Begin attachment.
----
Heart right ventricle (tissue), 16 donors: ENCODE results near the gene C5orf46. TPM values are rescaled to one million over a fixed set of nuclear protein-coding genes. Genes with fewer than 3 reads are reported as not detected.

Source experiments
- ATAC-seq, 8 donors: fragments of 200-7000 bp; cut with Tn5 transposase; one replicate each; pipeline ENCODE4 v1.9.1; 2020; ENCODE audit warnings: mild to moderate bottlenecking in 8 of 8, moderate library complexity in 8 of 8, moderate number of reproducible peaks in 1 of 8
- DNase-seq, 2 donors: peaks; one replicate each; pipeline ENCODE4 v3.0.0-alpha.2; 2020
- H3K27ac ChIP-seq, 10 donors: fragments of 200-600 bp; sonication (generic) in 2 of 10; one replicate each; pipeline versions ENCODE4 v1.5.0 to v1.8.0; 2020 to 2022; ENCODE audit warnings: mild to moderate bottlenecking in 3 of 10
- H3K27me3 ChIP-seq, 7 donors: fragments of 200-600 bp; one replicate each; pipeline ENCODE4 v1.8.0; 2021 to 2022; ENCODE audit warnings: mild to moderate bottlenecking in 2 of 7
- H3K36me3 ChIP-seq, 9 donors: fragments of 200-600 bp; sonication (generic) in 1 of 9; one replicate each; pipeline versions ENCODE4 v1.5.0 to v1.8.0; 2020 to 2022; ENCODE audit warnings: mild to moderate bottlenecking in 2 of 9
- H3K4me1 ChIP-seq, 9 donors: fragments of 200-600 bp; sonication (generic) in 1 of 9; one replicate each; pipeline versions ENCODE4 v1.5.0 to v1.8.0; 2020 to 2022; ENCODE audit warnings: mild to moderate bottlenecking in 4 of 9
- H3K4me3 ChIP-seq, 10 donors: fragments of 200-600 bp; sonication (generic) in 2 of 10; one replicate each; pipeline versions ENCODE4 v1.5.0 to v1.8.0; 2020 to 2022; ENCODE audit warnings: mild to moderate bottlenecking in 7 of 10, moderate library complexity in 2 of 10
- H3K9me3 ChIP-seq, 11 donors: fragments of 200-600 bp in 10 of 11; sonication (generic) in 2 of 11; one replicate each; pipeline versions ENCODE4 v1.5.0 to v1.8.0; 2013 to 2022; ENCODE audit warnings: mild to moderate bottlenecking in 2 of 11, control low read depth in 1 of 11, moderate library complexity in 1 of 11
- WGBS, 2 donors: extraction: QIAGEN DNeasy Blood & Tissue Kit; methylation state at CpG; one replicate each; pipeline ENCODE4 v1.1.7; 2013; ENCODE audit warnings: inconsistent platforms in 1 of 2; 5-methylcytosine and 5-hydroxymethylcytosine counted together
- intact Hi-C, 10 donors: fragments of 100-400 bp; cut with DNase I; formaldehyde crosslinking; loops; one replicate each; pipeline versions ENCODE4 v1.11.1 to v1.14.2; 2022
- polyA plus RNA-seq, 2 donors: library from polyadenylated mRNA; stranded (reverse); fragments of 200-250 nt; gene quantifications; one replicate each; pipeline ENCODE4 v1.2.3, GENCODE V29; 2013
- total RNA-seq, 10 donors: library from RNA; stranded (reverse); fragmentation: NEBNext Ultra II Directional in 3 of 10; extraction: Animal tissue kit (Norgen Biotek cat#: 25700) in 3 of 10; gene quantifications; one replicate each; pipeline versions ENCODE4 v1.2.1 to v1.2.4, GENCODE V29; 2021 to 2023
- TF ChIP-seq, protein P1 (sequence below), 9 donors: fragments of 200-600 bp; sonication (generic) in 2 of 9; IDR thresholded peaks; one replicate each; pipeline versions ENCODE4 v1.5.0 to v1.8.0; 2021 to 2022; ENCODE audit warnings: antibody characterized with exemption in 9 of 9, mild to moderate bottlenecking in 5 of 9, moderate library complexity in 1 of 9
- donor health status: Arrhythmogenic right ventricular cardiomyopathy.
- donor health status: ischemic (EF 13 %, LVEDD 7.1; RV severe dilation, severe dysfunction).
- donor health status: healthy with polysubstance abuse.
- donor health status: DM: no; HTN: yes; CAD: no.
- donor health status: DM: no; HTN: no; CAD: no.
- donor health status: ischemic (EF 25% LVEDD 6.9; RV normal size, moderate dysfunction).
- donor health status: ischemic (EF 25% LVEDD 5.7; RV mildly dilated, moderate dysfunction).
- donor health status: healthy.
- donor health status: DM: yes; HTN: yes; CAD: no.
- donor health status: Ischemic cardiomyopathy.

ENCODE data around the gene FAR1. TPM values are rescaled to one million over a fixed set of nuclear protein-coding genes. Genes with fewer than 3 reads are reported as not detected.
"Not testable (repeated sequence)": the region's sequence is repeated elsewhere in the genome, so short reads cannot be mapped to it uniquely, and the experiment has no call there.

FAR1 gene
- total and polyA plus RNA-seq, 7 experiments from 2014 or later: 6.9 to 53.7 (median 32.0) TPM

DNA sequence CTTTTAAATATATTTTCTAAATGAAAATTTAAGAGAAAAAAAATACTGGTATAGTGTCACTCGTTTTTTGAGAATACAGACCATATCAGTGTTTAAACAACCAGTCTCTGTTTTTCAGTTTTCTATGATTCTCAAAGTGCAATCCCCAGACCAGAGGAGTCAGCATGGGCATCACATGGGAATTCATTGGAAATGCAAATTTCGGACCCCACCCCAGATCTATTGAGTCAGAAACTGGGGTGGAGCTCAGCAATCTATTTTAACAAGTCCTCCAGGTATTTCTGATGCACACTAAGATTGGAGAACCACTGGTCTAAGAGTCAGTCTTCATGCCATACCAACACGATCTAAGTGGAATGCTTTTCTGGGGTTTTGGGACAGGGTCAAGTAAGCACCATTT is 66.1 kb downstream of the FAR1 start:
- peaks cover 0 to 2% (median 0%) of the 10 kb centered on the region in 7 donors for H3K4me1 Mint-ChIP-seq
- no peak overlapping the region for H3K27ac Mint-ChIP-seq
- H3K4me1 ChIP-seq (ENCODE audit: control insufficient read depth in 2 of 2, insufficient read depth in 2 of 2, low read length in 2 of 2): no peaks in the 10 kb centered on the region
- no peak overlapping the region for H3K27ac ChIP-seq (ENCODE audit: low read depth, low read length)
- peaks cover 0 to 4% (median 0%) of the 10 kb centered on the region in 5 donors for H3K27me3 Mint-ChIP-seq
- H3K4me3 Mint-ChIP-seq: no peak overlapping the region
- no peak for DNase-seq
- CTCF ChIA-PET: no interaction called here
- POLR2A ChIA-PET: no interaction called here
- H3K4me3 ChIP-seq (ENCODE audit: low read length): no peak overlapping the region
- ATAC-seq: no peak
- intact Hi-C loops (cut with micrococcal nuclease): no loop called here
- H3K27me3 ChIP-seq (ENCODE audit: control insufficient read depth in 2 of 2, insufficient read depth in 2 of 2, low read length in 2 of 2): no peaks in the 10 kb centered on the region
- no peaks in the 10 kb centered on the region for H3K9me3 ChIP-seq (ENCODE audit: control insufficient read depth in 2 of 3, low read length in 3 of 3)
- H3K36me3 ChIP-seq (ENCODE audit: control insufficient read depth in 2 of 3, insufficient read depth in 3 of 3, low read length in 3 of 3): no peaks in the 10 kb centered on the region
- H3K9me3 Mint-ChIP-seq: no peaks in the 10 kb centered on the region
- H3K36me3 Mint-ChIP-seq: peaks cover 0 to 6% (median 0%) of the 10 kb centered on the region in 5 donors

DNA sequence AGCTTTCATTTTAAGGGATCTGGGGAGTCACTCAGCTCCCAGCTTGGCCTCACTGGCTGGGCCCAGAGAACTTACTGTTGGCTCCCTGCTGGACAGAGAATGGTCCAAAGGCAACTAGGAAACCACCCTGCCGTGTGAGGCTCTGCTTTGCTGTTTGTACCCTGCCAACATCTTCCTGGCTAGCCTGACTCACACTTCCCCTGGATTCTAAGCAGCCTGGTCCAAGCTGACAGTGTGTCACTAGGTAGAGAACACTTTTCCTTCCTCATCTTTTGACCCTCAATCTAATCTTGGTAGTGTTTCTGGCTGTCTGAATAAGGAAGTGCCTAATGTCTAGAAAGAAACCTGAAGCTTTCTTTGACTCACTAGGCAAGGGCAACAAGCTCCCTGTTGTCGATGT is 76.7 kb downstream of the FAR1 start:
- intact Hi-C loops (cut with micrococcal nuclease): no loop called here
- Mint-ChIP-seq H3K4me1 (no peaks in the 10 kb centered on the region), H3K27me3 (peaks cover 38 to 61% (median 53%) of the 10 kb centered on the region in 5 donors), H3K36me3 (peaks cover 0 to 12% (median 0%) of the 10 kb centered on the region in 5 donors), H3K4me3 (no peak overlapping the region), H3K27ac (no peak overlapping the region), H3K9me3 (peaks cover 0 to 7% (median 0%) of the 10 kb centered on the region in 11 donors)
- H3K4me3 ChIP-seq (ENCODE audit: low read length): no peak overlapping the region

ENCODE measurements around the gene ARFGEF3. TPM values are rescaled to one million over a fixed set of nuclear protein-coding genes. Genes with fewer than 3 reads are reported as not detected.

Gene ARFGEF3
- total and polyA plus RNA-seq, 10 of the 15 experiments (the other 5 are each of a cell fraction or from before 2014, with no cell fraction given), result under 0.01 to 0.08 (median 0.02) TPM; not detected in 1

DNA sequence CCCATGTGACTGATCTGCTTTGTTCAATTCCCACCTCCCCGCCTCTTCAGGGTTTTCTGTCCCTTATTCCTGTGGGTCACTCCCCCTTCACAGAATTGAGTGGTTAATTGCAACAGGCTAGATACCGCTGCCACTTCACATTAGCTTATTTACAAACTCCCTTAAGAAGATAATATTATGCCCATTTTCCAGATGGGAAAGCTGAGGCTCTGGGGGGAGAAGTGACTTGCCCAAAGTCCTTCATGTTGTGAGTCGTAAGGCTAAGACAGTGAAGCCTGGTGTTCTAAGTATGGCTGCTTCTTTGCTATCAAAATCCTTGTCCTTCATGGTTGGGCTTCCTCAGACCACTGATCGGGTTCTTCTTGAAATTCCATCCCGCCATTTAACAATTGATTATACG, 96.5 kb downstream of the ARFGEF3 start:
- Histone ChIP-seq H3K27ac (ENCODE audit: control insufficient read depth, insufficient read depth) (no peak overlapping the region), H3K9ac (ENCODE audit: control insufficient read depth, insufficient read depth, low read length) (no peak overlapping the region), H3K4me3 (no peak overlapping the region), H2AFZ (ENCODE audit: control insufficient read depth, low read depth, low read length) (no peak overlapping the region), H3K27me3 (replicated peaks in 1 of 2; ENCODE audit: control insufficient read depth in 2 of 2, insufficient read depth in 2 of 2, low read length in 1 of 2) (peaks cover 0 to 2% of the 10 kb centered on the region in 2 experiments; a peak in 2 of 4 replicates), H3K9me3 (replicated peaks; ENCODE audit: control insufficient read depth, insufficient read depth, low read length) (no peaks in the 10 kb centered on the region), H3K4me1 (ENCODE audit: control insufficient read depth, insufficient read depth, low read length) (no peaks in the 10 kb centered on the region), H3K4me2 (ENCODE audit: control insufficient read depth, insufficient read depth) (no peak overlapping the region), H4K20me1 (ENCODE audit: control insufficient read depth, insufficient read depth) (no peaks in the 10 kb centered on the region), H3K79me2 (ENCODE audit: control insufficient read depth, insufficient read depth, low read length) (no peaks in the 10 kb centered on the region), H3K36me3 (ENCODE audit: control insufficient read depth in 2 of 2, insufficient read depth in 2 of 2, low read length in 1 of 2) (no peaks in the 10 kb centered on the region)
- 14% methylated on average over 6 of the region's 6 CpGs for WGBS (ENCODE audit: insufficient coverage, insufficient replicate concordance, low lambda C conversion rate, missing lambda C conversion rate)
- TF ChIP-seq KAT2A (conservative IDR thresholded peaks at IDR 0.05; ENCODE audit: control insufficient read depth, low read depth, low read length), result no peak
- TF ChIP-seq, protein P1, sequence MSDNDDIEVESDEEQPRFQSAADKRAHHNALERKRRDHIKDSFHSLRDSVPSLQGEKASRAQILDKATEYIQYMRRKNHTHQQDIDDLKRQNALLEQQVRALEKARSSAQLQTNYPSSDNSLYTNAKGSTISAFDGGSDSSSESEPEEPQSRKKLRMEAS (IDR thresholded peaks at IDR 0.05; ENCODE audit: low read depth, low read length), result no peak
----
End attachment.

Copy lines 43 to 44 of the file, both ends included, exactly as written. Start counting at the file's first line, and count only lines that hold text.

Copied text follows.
- H3K27me3 ChIP-seq (ENCODE audit: control insufficient read depth in 2 of 2, insufficient read depth in 2 of 2, low read length in 2 of 2): no peaks in the 10 kb centered on the region
- no peaks in the 10 kb centered on the region for H3K9me3 ChIP-seq (ENCODE audit: control insufficient read depth in 2 of 3, low read length in 3 of 3)